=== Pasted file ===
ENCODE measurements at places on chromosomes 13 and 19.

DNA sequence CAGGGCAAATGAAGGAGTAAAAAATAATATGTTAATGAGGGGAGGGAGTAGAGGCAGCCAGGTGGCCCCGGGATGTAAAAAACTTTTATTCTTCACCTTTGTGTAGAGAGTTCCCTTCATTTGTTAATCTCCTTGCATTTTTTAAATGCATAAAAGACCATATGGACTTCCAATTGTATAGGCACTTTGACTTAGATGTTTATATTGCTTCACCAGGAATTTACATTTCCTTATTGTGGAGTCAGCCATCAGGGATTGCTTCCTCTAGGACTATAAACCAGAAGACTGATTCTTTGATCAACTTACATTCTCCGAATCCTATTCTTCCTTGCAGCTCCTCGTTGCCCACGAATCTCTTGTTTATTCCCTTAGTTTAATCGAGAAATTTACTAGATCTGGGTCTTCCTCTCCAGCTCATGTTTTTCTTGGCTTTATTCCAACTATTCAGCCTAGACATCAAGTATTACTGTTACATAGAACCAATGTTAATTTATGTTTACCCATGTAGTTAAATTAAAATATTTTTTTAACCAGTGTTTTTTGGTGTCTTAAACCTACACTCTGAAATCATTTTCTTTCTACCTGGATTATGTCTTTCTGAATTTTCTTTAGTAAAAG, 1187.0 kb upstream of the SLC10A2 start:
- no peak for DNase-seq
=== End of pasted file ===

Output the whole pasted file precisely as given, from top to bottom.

ENCODE measurements at places on chromosomes 13 and 19.

DNA sequence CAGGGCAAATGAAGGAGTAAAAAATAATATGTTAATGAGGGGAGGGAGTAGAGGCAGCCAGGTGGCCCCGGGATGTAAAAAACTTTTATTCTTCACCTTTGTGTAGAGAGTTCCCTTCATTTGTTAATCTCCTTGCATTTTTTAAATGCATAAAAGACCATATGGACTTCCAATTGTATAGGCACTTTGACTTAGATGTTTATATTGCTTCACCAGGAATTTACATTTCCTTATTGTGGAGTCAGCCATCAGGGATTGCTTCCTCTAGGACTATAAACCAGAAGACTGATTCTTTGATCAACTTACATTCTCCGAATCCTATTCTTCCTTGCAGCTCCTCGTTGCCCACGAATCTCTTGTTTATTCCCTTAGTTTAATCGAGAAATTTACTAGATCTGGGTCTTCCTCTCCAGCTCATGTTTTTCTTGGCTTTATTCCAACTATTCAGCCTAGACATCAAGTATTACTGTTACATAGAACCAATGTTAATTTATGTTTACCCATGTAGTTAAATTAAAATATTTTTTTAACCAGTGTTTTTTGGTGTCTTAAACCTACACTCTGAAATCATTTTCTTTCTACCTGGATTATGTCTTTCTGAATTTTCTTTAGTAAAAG, 1187.0 kb upstream of the SLC10A2 start:
- no peak for DNase-seq